If You Think Darren Aranofsky’s Latest Film, “Mother!” Is ‘Deep’ or ‘Profound,’ I Feel Sorry For Your Friends Who Have to Listen to Anything You Say (no spoilers)

A turd by any other name would leave a stench as fetid.

As one who has at the very least enjoyed 3/4 of the auteur’s work, or found it formally imaginative, and therefore worth watching for its ambition alone, I was disappointed, almost to the point of anger, by this latest, pretentious, boiling-over mess.

Somewhere in the middle of the apocalyptic climax, as it ratcheted up the cartoonish intensity, bludgeoning the audience with its pompously crude symbolism, I couldn’t help but think of “Mother!,” as a college campus experimental theater production where everybody is aware of its amateurishness except the blowhard director who thinks they’re a budding genius and scoffs at everybody else’s eye-rolling, dismissing them as not understanding “Art.”

A shame that two actors as talented as Javier Bardem and Jennifer Lawrence, who do their damnedest to pour some soul into this paint-by-numbers allegorical clusterfuck, are utterly wasted like a couple sprays of Lysol in a steaming shit-bombed outhouse. A turd by any other name would leave a stench as fetid.

Some will call the film a dark comedy, and I did find myself chuckling during a few scenes, but I never felt that those making the film were in on the joke; the helter skelter loud earnestness with which symbols were dispatched made me feel that Aranofsky was totally oblivious to how ugly his creation would be, and I cringed while I laughed, feeling almost embarrassed for him as he unwittingly turned his legend into a maudlin cautionary tale, a wunderkind analog to Tommy Wiseau, of “The Room,”fame. Like “The Room,” it is almost certainly destined for Cult Film status. I know that I was not averted from going to see “Mother!” by its polarized critical reception; it may have even ensured that I would.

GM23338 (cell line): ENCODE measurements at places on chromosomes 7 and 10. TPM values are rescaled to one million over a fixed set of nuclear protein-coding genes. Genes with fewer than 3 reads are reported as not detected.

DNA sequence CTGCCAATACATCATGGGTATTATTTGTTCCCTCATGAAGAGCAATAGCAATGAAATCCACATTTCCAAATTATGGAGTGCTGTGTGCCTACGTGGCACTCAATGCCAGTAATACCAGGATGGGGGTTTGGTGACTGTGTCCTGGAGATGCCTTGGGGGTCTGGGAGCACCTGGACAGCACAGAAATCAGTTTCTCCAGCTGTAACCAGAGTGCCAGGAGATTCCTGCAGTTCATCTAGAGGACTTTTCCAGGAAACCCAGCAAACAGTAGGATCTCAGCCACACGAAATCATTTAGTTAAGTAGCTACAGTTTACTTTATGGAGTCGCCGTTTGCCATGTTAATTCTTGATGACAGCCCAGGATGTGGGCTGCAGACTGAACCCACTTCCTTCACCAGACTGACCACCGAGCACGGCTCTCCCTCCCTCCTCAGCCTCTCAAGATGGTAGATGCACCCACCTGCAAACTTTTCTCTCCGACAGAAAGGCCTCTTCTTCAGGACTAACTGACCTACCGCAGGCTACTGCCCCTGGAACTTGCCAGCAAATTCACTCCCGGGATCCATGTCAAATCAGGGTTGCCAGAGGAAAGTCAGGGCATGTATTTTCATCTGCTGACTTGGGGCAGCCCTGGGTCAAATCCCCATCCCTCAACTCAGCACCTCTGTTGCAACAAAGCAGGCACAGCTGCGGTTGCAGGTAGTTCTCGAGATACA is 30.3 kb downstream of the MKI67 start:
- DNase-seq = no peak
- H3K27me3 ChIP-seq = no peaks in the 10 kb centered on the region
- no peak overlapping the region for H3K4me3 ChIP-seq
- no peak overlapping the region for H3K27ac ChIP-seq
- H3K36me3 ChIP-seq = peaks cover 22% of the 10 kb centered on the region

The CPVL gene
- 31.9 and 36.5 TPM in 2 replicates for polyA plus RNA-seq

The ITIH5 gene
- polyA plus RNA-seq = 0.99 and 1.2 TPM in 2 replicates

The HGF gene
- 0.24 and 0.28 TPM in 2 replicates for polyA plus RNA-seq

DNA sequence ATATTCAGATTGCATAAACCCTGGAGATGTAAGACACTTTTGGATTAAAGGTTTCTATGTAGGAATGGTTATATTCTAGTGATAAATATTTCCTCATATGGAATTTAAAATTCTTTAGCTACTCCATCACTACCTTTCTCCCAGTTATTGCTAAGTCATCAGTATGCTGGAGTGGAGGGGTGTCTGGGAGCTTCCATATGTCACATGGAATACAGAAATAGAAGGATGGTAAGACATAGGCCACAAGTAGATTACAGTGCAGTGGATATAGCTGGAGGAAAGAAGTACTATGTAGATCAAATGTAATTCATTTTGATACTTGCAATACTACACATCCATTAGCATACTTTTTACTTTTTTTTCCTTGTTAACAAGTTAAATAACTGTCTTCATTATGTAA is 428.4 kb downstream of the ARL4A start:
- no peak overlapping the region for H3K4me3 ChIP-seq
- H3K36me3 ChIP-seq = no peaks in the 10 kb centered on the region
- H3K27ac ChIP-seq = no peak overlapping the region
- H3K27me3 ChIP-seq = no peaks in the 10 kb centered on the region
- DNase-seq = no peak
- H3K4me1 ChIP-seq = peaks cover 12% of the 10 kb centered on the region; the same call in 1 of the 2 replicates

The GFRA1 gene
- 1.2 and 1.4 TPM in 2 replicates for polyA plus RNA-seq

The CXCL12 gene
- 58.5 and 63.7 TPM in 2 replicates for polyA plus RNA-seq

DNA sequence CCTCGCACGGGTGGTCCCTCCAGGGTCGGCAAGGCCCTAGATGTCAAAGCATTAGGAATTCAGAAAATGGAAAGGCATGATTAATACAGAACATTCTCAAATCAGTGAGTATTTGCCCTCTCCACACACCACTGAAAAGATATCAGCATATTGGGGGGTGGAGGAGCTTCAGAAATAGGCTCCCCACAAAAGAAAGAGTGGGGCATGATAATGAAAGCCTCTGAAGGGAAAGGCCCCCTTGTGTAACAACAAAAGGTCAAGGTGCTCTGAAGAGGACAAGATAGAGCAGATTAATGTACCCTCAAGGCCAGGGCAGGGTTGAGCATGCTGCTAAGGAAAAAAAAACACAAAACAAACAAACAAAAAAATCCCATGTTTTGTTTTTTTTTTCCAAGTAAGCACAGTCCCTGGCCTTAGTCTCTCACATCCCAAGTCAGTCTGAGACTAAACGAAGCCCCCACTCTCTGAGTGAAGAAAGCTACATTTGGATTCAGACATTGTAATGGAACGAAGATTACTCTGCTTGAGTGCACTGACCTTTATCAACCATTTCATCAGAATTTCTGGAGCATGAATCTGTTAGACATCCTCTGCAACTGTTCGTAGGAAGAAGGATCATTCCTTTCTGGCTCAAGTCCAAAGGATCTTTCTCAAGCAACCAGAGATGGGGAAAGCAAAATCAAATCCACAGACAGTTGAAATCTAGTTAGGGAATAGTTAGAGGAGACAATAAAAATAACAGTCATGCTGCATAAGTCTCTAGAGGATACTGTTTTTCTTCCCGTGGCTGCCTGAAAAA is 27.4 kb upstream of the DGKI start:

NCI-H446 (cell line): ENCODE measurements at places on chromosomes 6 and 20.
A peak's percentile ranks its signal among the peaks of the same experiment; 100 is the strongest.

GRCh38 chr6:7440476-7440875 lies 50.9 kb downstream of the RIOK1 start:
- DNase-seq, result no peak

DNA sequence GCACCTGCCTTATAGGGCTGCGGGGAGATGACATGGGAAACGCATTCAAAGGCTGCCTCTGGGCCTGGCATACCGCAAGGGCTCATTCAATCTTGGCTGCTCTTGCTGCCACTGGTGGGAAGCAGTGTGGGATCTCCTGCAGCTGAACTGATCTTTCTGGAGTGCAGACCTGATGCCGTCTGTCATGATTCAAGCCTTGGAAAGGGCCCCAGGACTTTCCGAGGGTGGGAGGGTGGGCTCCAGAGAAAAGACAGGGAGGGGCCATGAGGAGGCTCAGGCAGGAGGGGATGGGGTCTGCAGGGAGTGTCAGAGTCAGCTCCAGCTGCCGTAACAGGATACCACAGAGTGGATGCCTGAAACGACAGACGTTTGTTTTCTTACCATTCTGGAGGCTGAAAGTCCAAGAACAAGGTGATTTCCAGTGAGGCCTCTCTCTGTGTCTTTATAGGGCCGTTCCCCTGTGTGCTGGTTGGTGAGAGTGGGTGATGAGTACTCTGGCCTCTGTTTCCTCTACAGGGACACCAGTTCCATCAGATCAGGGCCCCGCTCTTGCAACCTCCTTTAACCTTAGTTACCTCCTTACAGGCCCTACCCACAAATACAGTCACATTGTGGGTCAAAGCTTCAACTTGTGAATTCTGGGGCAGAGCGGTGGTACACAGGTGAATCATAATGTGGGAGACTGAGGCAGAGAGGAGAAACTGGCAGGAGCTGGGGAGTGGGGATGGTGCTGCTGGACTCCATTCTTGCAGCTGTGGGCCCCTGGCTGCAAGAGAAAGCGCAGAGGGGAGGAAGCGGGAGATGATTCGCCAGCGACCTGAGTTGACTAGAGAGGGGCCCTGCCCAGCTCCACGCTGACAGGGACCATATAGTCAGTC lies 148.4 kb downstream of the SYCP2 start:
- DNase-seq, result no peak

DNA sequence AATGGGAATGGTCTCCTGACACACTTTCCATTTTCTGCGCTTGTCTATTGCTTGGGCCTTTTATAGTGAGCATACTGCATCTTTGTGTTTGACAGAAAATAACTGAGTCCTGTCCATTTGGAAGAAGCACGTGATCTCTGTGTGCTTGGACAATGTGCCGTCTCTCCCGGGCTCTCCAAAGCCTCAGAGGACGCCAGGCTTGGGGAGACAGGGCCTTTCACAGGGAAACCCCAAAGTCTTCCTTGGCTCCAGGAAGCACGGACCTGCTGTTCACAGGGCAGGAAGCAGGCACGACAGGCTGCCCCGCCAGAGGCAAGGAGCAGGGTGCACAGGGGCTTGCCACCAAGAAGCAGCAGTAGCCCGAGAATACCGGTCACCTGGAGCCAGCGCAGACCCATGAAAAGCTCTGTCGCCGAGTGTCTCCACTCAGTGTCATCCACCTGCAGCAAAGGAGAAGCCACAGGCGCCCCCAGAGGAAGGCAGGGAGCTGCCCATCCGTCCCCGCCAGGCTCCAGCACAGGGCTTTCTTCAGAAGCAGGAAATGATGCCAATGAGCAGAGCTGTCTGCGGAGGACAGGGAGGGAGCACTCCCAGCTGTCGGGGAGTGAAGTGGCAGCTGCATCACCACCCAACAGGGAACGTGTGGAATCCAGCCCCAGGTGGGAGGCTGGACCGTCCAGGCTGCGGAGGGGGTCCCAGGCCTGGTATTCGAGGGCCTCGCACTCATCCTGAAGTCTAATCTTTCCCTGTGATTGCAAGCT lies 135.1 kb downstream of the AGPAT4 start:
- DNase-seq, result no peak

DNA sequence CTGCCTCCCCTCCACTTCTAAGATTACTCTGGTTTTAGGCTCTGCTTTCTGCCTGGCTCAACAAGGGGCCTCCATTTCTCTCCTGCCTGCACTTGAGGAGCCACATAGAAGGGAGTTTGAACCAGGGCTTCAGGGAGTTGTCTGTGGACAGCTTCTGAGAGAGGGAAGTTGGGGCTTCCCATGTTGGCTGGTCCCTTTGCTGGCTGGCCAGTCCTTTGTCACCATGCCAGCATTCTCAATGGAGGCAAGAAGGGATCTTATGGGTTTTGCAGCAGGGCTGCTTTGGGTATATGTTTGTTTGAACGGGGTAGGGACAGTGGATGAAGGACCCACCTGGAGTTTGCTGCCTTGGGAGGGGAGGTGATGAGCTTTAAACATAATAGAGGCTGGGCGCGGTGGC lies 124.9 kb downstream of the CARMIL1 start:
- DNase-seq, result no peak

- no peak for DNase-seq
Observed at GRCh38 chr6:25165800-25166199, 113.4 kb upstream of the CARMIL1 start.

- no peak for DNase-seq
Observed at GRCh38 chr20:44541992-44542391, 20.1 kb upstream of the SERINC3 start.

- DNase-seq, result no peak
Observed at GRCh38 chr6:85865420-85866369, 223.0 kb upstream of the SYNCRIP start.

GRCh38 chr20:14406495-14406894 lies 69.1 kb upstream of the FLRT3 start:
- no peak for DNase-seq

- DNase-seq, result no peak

There is no doubt in my mind that Aranofsky has talent, as we’ve seen glimpses of some unholy progeny of Kubrick and Polanski in earlier films. Yet he’s always wanted for grace, possessing a heavy, hammy style that it seemed he would naturally grow out of. However, I fear the worst may be happening, as this production has all the tell-tale signs of an artist whose well has run dry and offers us instead a treatise on “The Bible and The Nature of Creation,” a creative bankruptcy disguised as Meta Magnum Opus.

-Alejandro Magaña, October 2017


Author: aetheroreblog

A family man, musician, writer, and raconteur prone to jags of logorrhea. Lover of vinyl records, books, movies, baseball, basketball, and beer.

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